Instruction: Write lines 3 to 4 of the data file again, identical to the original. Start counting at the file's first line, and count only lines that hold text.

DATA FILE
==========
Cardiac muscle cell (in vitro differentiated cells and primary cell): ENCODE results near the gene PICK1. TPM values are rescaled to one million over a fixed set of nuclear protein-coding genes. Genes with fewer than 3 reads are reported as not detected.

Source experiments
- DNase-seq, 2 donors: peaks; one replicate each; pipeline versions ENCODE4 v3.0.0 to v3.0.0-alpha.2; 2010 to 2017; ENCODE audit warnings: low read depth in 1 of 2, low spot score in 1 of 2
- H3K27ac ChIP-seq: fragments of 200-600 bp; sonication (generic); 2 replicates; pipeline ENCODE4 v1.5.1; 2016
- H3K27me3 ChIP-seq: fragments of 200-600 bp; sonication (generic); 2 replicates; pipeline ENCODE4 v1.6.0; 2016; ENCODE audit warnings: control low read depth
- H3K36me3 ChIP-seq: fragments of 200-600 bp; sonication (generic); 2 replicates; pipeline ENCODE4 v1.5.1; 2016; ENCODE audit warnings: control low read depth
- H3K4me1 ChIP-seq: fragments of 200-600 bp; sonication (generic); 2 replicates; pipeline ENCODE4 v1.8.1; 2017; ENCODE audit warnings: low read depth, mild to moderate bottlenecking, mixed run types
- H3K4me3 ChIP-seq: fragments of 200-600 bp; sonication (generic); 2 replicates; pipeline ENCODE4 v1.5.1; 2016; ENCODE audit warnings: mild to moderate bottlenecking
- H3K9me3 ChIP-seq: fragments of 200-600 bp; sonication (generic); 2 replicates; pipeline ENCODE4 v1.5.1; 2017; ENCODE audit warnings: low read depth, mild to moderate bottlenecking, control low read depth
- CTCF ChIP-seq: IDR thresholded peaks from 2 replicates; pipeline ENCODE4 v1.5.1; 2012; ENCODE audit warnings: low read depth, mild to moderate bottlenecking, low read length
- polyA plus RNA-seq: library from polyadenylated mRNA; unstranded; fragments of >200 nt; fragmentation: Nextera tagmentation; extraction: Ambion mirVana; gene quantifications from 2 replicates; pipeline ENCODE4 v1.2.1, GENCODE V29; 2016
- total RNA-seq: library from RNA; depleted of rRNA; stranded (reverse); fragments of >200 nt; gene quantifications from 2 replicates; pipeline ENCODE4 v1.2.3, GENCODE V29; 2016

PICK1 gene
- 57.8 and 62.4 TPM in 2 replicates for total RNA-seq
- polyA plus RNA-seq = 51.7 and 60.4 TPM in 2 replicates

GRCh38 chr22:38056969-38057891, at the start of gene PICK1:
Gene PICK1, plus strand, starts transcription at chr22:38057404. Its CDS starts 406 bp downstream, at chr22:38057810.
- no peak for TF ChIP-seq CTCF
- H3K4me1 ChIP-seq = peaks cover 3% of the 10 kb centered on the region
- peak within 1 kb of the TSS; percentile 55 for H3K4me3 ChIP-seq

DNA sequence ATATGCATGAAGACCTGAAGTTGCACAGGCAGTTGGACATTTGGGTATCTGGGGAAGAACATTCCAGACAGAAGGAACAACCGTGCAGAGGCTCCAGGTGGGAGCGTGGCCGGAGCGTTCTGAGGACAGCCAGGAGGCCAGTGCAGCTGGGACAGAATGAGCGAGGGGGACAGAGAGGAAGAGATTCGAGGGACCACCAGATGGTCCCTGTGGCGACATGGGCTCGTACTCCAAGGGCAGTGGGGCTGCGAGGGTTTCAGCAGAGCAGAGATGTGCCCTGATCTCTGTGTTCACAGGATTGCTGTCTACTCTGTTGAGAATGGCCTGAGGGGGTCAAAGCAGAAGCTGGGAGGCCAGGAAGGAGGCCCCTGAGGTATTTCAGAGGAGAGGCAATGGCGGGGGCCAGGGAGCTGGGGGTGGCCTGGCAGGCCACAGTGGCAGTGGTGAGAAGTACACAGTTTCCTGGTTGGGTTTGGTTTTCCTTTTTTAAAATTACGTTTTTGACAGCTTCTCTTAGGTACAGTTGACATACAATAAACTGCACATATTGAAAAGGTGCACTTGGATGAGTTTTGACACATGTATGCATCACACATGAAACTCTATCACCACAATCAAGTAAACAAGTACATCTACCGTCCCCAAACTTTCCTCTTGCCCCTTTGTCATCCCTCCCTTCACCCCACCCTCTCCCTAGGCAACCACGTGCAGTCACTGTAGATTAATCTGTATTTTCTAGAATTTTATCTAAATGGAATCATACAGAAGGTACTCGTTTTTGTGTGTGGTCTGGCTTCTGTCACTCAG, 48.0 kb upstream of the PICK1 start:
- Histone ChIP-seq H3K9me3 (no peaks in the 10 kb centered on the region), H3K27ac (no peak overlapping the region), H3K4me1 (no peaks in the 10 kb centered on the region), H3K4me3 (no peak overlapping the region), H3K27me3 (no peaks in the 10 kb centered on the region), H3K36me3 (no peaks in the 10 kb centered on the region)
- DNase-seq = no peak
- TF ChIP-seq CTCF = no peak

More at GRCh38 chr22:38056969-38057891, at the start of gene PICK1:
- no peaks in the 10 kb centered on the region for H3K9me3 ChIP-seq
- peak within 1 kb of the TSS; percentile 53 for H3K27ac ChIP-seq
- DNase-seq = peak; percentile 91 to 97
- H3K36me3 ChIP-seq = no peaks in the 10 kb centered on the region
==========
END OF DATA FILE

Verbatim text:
- DNase-seq, 2 donors: peaks; one replicate each; pipeline versions ENCODE4 v3.0.0 to v3.0.0-alpha.2; 2010 to 2017; ENCODE audit warnings: low read depth in 1 of 2, low spot score in 1 of 2
- H3K27ac ChIP-seq: fragments of 200-600 bp; sonication (generic); 2 replicates; pipeline ENCODE4 v1.5.1; 2016